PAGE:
So since I went to Salem, Mass in March not much was open to see and do. Across from the hotel was the Salem Witch museum and it was built in an old church. There are two parts to the museum. One of them is a show dictiating what happened with Ann Putnam and her friends and the whole witch trials. The second part is the history if witches and the changing interpretations over time.

Now since I have a short attention span I did not last at this museum too long. In the part about the witch trial you go into where the santuary of the church would be and sit while you watch mock rooms light up going around the santuary. Inside of these mini rooms are mock set ups of the narration that are wax figures. so nothing really moves or grabs your attention. It was informative but my mind wandered.

In the second room the tour guide goes through the the history of the witch and our perceptions over time. In this room there is a time line on the wall dating back to prehistoric times to todays wican life. In the mock set up portion you will see images ranging from the witch in Hansel and Gretel to the Wicked Witch in the Wizard of Oz to Joan of Arc and John and Elizabeth Proctor of the Salem trials.

My favorite part of the museum was talking to the staff inside. There were 2 women and 2 men who were working who ranged in ages between 19 and 55ish. They all had so much information and were happy to answer them. If they didn't have the answer they would find it for you.

If I could do it again I would just talk to the staff and not see the exhibit.
Salem Witch Museum in Salem, Mass.
diisha392 says:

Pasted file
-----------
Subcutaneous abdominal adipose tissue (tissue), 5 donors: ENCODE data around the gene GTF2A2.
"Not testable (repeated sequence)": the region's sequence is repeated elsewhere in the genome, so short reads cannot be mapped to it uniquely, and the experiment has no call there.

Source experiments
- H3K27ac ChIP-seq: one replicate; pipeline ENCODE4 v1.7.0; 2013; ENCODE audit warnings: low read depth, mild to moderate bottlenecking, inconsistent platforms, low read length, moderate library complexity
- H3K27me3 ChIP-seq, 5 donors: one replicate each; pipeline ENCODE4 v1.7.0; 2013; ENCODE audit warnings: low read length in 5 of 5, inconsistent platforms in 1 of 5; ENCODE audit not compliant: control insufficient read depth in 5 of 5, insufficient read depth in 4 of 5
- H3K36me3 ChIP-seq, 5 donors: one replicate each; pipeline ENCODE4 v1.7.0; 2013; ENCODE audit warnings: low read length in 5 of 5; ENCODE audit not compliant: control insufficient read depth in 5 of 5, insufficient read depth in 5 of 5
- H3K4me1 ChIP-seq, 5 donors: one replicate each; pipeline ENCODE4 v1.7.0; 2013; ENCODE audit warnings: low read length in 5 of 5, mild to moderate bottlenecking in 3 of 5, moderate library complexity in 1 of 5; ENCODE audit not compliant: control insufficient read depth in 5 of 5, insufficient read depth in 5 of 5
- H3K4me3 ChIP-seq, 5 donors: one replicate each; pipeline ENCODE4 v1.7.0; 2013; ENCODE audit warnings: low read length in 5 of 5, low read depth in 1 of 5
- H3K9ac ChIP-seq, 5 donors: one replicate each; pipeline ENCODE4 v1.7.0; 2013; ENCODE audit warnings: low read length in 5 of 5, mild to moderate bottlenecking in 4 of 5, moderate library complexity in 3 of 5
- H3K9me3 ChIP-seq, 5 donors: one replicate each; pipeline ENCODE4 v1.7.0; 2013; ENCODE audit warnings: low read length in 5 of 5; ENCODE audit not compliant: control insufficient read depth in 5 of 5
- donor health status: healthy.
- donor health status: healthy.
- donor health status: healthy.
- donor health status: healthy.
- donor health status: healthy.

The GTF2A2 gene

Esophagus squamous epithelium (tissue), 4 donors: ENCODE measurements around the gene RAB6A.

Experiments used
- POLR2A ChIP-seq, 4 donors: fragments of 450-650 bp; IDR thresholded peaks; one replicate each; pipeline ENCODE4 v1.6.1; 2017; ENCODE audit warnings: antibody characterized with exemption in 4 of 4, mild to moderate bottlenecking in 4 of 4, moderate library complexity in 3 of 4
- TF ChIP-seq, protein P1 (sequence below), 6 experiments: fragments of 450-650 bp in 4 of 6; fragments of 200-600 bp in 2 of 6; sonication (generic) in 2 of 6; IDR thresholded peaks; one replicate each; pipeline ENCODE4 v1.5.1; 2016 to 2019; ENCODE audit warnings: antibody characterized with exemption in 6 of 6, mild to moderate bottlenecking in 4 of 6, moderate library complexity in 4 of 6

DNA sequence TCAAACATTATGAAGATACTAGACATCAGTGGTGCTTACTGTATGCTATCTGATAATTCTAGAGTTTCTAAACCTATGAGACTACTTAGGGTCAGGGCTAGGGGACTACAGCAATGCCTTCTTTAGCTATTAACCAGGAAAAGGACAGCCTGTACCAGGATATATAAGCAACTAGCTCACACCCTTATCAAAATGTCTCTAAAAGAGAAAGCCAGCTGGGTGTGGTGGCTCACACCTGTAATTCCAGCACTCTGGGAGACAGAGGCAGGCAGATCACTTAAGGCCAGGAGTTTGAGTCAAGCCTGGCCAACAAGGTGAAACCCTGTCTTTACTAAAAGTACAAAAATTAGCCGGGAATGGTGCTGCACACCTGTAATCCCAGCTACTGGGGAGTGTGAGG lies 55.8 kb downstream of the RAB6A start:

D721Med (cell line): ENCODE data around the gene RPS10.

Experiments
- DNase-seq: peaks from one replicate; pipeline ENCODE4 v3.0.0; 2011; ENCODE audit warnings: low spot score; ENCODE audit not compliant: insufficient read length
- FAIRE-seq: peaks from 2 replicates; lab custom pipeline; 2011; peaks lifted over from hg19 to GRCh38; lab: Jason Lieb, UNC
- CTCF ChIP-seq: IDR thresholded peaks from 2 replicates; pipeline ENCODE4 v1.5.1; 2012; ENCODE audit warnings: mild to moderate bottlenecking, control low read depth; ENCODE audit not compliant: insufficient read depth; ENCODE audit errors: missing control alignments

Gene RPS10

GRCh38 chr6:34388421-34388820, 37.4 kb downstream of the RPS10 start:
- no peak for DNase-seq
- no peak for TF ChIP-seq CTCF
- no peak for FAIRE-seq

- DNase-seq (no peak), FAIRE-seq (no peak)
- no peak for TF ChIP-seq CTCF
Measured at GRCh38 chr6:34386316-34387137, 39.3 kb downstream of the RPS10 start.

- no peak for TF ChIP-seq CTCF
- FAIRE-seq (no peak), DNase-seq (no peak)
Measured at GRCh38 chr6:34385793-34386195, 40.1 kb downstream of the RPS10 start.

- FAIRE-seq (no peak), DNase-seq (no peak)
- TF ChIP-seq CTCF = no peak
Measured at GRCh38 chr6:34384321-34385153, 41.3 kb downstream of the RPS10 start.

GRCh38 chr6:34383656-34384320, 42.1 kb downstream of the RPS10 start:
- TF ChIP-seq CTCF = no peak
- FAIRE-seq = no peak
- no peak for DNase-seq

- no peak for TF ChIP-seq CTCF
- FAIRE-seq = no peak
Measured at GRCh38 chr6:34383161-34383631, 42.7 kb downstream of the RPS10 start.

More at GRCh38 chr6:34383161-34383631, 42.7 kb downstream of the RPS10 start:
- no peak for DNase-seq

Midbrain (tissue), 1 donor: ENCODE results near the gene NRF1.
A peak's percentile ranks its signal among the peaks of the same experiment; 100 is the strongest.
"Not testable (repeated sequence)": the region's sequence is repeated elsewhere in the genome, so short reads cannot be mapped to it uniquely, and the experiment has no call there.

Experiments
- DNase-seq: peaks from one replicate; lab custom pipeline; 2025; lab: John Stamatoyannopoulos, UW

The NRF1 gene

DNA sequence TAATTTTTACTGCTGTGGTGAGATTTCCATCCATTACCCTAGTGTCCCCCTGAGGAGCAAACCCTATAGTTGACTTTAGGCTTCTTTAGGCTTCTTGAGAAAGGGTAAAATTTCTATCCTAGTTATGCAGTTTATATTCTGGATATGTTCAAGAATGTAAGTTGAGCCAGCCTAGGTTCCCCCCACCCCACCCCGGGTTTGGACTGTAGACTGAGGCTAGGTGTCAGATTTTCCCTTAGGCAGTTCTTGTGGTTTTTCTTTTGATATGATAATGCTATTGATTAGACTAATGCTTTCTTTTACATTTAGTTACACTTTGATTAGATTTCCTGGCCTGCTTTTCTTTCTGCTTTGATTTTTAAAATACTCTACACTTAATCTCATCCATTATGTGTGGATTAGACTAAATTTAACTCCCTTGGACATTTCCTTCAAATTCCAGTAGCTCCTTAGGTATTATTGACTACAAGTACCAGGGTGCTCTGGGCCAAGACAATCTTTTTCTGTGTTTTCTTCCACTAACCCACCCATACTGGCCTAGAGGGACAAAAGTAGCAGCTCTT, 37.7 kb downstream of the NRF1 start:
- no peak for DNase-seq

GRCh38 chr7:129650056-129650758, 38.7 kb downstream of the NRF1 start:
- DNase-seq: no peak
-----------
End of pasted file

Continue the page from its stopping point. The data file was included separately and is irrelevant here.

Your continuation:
My friends and I did this same attraction when we were in Salem in '04. We weren't very impressed either.
Posted on: Aug 13, 2008
lilian lilian
1 reviews
Apr 20, 2006
If you've ever read The Crucible and wanted to find out how the witch mania started, or was just curious as to how a group of self-proclaimed puritanical people could kill over 19 innocent people for no good reason at all, then a day's trip to Salem is worth your time. There are many museums related to the witch hysteria of 1692 as well as ghost tours, haunted houses, and such, but the Salem Witch Museum seemed the most credible. It's essentially a 45-minute show, except there are no actors, only figures erected around the wall in different scenes of witch trials. A booming voice very vividly and engagingly relates the story of the trials while a light illuminates each accompanying scene in the room. Admittedly, the whole thing is a tad bit cheesy, but I went to learn the details of the hangings and was very pleased with the information given. Once the show is over, a guide takes you on a little tour of the museum. The exhibits range from clothing worn by modern-day witches practicing Wiccan in Salem to Irish/Welsh medicine-women replicas who are thought to be the originators of witchcraft. There are also photographs of the victims' houses, which date back to the 17th century, along with their addresses so you can go visit them if so inclined. The gift shop is terrific, and I picked up quite a few Salem and witchcraft paraphernalia. Overall, it is a really fascinating destination for history buffs, and if you can ignore the cheesiness, you'll have a good time.

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photo by: diisha392